My friend, a McDonald’s employee at the time, once shared a story about an experience with a funny (but unsafe) workplace culture. His manager told him that if he licked the freezing cold ice cream machine with his tongue, he’d give him a free McFlurry.
My friend took that bet. The result was a modern day reenactment of A Christmas Story. While he was able to remove his tongue from the machine himself, the procedure was not without a little blood and a lot of pain. It was an unsafe, unhygienic situation that should not have happened.
Every day, thousands of Americans sign on for jobs that have ridiculously high injury, dismemberment, and mortality rates. Loggers, deep sea fishermen, and aircraft pilots have the highest rate of death in America. Individuals who enter these professions knowingly trade safety for an hourly wage that is significantly greater than the national minimum wage. Dangerous jobs should have a tradeoff.
But unsafe workplace environments like the one created by my friend’s manager can quickly become places that put employees’ lives, limbs, and quality of life at risk. Unsafe workplace policies often arise either from managerial neglect or pressure. Managers should never demand, ask, or egg employees into performing potentially dangerous workplace tasks and duties.
It’s important that managers do what they can to eradicate ‘unofficial’ unsafe workplace policies and procedures.
How Unsafe Workplace Environments Are Created
Employees can create hazardous work conditions as they try to meet unrealistic productivity standards, receive inadequate training, or cut corners.
Here is an example of what this looks like:
- A worker ignores forkliftsafety guidelines to meet high standards and avoid a reprimand.
Managers can create insecure work environments when they ignore bad employee safety habits, conduct inadequate safety training, or ask employees to do a task that will put the employee at risk to save money, time, or to create some amusement.
Here are two examples of what this looks like:
- Managers direct stock room employees put packages on higher shelves by having employees toss heavy packages to individuals on a ladder.
- VP of a company asks an employee to climb a second-story ladder without a harness. When he is met with a refusal, his response is to “be humble” and do it.
The Fallout of an Unsafe Work Environment
Businesses should be very conscious of the bad safety standards or habits (if any) managers within the company are either encouraging or allowing to flourish. According to the infographic Inside the Mind of a Successful Manager created by Pepperdine University, 60 percent of the 71 percent of employees who described themselves as disengaged at work said they would work harder if their relationship with their manager were to improve.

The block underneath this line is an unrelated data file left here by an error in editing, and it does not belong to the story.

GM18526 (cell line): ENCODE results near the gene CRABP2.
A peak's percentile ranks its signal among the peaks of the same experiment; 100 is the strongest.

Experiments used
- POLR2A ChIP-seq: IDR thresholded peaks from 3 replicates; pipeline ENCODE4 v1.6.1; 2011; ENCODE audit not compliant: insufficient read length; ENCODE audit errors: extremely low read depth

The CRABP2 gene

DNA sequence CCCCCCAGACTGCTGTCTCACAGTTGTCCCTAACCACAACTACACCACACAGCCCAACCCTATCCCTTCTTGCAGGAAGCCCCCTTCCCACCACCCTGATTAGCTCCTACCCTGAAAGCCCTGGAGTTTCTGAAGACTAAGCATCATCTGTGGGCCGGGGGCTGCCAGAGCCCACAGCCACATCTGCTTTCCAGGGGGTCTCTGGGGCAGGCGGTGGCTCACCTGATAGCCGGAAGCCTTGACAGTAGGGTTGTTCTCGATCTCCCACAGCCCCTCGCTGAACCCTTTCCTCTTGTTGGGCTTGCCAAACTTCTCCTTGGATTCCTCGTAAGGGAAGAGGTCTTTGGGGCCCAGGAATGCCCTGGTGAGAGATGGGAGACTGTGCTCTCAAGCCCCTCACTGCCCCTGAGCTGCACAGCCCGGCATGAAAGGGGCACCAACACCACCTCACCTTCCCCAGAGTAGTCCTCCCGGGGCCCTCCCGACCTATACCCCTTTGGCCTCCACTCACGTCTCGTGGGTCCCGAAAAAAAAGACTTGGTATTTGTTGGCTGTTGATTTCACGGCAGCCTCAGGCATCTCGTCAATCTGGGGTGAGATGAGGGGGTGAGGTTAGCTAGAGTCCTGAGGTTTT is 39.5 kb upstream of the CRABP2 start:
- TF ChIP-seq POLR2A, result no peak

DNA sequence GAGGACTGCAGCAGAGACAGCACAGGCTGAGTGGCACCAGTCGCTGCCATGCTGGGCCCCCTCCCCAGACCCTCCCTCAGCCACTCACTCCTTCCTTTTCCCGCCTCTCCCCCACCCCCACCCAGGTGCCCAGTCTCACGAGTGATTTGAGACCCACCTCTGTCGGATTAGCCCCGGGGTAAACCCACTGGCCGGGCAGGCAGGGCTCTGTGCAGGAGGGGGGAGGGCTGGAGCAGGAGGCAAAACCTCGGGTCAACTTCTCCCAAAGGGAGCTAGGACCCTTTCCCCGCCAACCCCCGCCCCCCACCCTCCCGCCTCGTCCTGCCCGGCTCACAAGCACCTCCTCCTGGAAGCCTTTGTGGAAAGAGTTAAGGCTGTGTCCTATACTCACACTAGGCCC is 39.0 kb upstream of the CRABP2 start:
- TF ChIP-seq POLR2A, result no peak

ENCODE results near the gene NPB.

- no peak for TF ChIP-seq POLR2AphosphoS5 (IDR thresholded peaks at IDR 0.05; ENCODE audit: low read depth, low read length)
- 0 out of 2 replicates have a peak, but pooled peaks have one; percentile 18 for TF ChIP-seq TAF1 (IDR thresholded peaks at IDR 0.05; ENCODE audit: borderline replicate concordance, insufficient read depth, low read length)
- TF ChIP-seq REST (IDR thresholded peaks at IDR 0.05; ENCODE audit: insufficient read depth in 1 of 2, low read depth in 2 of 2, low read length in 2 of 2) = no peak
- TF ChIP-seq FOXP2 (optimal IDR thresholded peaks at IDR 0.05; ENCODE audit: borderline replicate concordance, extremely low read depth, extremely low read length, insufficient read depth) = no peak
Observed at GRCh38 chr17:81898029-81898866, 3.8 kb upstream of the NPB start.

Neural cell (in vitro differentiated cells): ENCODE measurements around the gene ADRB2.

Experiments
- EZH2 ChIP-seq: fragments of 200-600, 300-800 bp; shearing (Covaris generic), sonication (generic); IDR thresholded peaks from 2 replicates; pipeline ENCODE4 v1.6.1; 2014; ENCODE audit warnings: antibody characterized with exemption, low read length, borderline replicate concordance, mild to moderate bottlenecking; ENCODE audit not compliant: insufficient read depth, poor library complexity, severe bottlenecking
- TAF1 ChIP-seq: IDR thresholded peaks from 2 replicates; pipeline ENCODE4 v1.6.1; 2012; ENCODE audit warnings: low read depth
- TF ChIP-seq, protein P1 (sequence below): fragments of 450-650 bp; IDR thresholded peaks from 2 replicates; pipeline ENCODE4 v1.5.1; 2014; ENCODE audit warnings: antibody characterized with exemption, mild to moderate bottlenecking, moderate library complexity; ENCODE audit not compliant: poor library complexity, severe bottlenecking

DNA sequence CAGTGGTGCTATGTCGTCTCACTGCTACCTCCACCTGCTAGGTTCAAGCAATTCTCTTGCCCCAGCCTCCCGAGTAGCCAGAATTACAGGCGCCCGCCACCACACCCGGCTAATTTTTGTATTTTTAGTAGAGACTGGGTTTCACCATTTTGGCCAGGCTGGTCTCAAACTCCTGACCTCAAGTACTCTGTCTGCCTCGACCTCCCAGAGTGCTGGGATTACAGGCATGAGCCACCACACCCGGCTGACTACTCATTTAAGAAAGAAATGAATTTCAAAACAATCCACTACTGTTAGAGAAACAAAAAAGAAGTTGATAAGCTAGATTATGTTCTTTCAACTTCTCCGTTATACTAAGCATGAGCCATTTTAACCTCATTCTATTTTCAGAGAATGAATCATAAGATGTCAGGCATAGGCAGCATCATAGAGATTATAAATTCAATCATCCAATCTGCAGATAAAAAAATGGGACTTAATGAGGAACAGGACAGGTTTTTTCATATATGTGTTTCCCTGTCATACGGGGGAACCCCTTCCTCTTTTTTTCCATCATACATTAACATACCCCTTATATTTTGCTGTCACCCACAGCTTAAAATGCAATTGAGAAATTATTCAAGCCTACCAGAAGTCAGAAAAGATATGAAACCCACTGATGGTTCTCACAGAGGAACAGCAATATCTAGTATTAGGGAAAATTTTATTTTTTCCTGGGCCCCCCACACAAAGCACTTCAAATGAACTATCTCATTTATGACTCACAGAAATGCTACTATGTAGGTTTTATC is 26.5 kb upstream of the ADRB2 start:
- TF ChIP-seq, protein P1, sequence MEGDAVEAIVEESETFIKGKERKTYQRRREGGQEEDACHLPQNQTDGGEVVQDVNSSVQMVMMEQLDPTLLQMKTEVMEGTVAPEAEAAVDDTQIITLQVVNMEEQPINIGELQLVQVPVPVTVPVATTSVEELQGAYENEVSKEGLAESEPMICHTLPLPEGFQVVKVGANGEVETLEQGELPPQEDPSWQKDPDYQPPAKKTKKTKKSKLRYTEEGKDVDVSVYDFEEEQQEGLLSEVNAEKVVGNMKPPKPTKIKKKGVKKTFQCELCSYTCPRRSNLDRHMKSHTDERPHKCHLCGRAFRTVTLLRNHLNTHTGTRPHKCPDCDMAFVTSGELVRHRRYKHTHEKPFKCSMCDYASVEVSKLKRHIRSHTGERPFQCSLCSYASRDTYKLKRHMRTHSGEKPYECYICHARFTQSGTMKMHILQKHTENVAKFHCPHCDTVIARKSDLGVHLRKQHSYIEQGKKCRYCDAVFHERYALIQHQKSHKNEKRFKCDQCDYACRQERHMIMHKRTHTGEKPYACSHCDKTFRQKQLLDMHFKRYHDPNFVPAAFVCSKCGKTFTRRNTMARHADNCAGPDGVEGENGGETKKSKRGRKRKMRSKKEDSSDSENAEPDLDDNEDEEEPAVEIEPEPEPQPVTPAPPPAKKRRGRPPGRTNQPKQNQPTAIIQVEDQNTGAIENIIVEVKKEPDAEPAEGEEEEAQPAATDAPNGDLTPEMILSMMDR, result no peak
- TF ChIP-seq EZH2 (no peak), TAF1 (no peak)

Trust, fairness, and respect, all vital parts of the management/employee relationship, take a hit when management either encourages or ignores an unsafe work environment, which can lead to worker resignations.
According to research published by WorkplaceTrends.com in September of 2015, nearly one on three workers surveyed planned to leave their current jobs. As reported by Investopedia, the cost of hiring an employee can run anywhere from 1.5 to 3 times the employee’s salary due to initial hiring costs, training, and lower productivity for the first six months. You can run the risk of hampering overall productivity by inadvertently encouraging employees to leave for safer pastures before you can recoup the financial cost of hiring them.
The very real potential of employee injuries also needs to be kept in mind when encouraging or allowing unsafe work habits.
- Too many injury claims or a particularly expensive one can lead to the company’s workers compensation insurance premium rising.
- Injured employees might not be able to work at all or at full duty for weeks to months after an injury, which can lead to the need to hire a new temporary employee to fill those hours.
- If a company does not have workers compensation, employees can file a civil lawsuit against the employer.
Rooting Out Bad Safety Habits
The good news is that with a little work, you can increase workplace safety. Here are a few strategies that can you and your team can utilize to cultivate a safer workplace:
- Identify safety problems that currently exist within the organization.
- Create new safety guidelines as needed.
- Acquire proper safety tools.
- Create a company safety manual.
- Conduct safety training or seminars.
- Reprimand employees or managers who break safety guidelines.
- Ensure production quotas are possible to meet while adhering to safety guidelines.
As you begin this initiative, it’s vital that everyone, from the head of the company to middle management, to the general employee, all understands and adheres to the new safety guidelines. If your team is concerned about productivity, I would recommend that you encourage your managers to strategize about ways to increase efficiency—without dangerous shortcuts. Your company will benefit in the long run.
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